Publisher, 2 politicians charged over Hong Kong protests
Hong Kong publisher Jimmy Lai and two prominent opposition politicians have been charged with illegal assembly over a pro-democracy march last year
HONG KONG —
Outspoken Hong Kong publisher Jimmy Lai and two prominent opposition politicians were charged Friday with illegal assembly over a pro-democracy march last year as the territory’s Beijing-backed government appeared to move to settle scores over the protests.
The months of demonstrations calling for reforms in semi-autonomous Hong Kong crippled its economy and put its leaders and police force under unprecedented pressure.
Lai was picked up from his home by police officers early Friday, while former pro-democracy legislator Yeung Sum and former legislator and vice-chairman of the Labour Party, Lee Cheuk-yan, were also arrested.
“Well, the Hong Kong situation is getting tense here, but we have to go on, we have to go on,” Lai told reporters after speaking with officers. The three departed the police station after being charged and are due to appear in court on May 5.
Senior police officer Wong Tung-kwong said all three have been charged with illegal assembly in connection with the Aug. 31 march, which was timed to mark the fifth anniversary of a decision by China against fully democratic elections in Hong Kong.
Organizers called off the march after police banned it, but hundreds of thousands of people defied the order and filled the streets in several areas of the Asian financial hub. Protesters threw gasoline bombs at government headquarters and set fires in the streets, while police stormed a subway car and hit passengers with batons and pepper spray in some of the most violent scenes up to that point in the protest movement.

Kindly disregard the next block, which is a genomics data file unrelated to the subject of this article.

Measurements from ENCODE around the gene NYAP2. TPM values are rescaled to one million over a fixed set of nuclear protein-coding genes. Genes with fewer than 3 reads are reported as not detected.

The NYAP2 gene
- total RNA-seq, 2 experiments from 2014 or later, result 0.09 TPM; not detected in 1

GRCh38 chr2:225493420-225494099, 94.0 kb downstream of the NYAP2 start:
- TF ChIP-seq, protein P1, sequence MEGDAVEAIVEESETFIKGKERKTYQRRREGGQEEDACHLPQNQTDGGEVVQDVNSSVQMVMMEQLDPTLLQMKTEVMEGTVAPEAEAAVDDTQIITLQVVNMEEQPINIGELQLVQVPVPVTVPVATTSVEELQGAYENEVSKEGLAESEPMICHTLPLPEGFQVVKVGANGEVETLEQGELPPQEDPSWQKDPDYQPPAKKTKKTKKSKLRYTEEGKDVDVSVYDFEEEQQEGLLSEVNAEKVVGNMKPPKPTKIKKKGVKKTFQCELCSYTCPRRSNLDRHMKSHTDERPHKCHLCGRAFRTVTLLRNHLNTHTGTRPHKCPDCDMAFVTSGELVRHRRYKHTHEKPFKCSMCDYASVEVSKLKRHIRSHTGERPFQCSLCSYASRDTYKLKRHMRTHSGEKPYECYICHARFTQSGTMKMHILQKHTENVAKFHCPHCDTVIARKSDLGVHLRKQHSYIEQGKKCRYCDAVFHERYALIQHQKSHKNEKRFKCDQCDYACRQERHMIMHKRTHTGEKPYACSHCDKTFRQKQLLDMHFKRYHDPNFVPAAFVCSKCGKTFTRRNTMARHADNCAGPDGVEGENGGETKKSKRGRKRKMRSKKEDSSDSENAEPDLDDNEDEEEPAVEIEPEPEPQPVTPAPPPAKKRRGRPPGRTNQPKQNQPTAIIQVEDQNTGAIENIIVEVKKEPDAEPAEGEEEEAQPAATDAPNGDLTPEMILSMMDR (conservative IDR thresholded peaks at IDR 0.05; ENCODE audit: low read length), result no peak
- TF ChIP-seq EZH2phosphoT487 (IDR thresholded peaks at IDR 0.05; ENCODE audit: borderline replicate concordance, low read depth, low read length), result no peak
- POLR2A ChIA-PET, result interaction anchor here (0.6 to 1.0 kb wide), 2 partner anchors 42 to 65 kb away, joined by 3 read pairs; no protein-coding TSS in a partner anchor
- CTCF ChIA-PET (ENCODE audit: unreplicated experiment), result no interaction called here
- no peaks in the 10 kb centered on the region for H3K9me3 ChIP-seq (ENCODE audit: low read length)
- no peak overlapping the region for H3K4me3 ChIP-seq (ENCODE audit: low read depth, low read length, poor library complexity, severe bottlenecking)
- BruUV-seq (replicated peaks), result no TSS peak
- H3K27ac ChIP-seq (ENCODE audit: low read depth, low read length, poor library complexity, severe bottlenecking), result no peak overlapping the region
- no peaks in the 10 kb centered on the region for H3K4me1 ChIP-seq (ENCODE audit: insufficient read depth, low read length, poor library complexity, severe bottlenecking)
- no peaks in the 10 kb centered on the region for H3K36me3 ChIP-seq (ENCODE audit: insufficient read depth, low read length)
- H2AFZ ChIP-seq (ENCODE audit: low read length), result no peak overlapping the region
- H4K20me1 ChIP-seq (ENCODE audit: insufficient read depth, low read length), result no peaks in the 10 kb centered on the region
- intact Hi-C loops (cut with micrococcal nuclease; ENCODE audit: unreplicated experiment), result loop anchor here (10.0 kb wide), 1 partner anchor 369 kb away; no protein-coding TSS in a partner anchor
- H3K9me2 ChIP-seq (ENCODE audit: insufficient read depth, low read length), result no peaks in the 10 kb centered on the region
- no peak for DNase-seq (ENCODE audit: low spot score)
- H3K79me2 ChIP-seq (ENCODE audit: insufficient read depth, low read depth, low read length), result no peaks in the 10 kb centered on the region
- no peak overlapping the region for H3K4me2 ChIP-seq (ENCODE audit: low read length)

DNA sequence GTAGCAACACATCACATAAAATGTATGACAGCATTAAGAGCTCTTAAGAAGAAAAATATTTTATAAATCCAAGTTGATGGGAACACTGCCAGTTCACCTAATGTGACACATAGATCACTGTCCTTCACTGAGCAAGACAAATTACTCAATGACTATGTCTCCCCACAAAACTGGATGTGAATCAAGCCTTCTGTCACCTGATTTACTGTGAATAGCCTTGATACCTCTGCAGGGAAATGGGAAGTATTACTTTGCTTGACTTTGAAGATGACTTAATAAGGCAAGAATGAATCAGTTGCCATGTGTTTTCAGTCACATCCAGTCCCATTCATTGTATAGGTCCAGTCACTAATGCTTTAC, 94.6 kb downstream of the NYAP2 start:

Hong Kong broadcaster TVB showed police on the platform of Prince Edward subway station swinging batons at passengers who backed into one end of a train car behind umbrellas. The video also showed pepper spray being shot through an open door at a group seated on the floor while one man holds up his hands.
Police arrested thousands during the protest movement that began in June but fizzled out toward the end of the year amid harsher tactics by authorities. Still prison sentences have been threatened against many on charges including rioting and possessing offensive weapons.
The demonstrations began to oppose proposed legislation which would have allowed Hong Kong residents to be sent to mainland China to stand trial, but later included demands for democratic elections and an investigation into police use of force. Many fear Beijing is steadily eroding the legal guarantees and freedoms Hong Kong was promised after it was handed over from British to Chinese rule in 1997.
Lai is a serial entrepreneur and longtime activist who sold his clothing chain under political pressure and has since focused on media in Hong Kong and Taiwan.
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